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J Int Neuropsychol Soc. 2006 Sep;12(5):697-706.

Impulsivity, reward sensitivity, and decision-making in subarachnoid hemorrhage survivors.

Author information

1
Wolfson Brain Imaging Centre, University of Cambridge School of Clinical Medicine, Addenbrooke's Hospital, Cambridge, United Kingdom. claire.salmond@iop.kcl.ac.uk

Abstract

Subarachnoid hemorrhage (SAH) survivors often report psychosocial and emotional changes, including a diminished capacity for decision making. However, systematic investigations into the nature of the changes have been limited to those patients surviving SAH secondary to aneurysms of the anterior communicating artery. This study aimed to explore the nature of decision making in survivors of SAH secondary to aneurysms of the middle cerebral or posterior communicating artery using a series of computerized tasks. Twenty SAH survivors and 20 matched controls completed a battery of computerized decision-making tasks. These included tasks examining an individual's ability to make probabilistic choices and risk-taking behavior, as well as tasks examining aspects of impulsivity. The results revealed two key patterns of abnormal decision-making behavior in the SAH survivors: altered sensitivity to both reward and punishment, and impulsive responding. These complex deficits may contribute to difficulties in daily living resulting from apathy, poor judgment, or inhibition in SAH survivors.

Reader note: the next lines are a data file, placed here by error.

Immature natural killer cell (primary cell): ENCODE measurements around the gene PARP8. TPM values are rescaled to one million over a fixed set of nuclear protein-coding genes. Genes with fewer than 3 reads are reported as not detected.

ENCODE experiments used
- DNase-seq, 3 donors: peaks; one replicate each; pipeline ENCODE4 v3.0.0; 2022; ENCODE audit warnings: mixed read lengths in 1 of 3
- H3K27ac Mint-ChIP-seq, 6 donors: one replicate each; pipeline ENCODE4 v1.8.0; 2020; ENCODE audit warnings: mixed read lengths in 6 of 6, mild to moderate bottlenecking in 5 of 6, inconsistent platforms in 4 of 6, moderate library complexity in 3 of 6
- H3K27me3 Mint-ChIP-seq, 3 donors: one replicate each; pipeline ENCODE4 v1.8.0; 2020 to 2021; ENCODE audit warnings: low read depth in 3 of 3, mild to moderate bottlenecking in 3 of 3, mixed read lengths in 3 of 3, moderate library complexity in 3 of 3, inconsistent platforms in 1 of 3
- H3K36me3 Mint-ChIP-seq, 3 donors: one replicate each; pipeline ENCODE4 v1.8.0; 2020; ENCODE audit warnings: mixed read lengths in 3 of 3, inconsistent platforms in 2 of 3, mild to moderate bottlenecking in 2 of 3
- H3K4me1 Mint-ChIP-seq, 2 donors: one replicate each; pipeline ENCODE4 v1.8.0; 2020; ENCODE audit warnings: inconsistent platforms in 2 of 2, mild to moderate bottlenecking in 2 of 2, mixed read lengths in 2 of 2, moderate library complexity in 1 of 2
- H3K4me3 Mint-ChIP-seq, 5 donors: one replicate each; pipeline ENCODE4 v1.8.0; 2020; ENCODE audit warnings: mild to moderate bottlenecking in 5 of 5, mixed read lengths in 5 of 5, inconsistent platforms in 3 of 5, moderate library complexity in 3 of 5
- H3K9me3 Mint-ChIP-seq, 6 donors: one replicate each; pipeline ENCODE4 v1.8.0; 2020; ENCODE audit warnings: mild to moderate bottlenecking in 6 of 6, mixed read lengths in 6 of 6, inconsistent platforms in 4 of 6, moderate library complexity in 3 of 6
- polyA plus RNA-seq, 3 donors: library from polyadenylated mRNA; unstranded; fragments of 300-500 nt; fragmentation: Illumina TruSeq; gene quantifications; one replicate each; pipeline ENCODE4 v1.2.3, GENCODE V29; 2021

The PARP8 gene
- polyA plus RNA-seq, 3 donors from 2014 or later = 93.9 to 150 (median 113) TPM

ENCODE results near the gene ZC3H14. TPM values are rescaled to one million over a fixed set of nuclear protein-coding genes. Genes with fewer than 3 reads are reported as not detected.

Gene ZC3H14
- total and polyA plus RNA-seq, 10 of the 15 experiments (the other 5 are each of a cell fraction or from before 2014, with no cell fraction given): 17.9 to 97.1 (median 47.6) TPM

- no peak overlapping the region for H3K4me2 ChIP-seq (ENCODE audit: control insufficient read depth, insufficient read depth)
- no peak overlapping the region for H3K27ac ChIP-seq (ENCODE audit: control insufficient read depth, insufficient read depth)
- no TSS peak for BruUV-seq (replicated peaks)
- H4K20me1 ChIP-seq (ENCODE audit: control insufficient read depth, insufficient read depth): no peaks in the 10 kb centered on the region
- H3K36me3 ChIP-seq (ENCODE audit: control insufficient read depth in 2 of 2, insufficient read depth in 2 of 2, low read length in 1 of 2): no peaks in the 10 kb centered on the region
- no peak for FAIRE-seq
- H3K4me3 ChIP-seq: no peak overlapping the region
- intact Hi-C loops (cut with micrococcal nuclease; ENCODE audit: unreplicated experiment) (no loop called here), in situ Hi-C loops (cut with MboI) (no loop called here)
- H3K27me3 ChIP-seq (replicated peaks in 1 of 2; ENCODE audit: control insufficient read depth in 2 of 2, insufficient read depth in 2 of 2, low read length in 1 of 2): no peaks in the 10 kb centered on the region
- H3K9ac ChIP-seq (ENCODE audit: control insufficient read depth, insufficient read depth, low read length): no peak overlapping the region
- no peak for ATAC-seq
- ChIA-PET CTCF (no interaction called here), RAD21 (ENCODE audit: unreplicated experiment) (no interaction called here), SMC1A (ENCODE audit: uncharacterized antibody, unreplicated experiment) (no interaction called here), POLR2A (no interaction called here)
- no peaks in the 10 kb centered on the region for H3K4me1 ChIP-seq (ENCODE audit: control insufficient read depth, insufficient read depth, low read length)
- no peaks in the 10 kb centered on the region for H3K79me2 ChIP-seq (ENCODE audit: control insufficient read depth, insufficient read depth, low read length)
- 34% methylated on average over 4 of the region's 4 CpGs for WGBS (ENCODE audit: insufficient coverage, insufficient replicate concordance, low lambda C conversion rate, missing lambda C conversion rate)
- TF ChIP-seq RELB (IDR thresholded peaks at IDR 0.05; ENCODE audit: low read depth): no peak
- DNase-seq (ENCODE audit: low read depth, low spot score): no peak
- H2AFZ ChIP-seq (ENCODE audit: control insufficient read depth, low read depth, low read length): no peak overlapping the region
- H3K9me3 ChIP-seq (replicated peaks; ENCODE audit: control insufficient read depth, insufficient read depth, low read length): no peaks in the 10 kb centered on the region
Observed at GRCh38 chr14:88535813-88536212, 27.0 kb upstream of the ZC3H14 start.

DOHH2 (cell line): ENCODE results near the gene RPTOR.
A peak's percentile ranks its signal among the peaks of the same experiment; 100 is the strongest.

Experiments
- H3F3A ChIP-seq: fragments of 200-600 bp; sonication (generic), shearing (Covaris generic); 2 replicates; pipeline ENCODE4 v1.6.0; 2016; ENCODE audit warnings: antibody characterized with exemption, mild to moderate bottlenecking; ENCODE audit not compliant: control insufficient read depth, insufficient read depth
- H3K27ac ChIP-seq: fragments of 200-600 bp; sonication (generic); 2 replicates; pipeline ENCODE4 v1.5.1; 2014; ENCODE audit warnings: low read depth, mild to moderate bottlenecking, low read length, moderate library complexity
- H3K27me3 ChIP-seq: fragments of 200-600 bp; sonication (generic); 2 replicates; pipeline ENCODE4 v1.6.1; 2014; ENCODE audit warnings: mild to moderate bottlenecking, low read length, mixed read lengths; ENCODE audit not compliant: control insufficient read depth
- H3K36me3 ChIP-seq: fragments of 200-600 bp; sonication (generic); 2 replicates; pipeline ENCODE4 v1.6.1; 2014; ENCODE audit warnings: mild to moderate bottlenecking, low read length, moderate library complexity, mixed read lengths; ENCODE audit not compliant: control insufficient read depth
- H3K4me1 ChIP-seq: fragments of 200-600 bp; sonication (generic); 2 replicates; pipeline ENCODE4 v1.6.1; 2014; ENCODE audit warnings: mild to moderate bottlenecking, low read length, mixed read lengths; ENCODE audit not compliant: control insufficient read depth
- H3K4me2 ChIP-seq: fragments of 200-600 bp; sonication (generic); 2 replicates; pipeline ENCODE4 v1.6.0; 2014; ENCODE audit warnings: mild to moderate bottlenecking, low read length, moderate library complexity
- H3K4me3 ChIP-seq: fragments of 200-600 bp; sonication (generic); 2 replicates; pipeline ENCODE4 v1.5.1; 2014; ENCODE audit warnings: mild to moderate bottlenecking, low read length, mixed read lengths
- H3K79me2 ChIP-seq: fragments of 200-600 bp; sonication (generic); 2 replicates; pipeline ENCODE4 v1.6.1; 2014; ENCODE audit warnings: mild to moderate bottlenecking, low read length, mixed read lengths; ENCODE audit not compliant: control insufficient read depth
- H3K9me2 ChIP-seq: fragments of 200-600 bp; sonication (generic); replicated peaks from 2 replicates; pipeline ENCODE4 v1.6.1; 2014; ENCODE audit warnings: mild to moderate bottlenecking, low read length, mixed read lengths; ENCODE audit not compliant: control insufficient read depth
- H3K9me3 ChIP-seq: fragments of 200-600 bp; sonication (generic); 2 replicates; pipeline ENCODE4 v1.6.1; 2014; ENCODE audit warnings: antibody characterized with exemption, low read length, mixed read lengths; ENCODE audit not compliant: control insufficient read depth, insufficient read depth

PMID:
16961951
DOI:
10.1017/S135561770606084X
[Indexed for MEDLINE]

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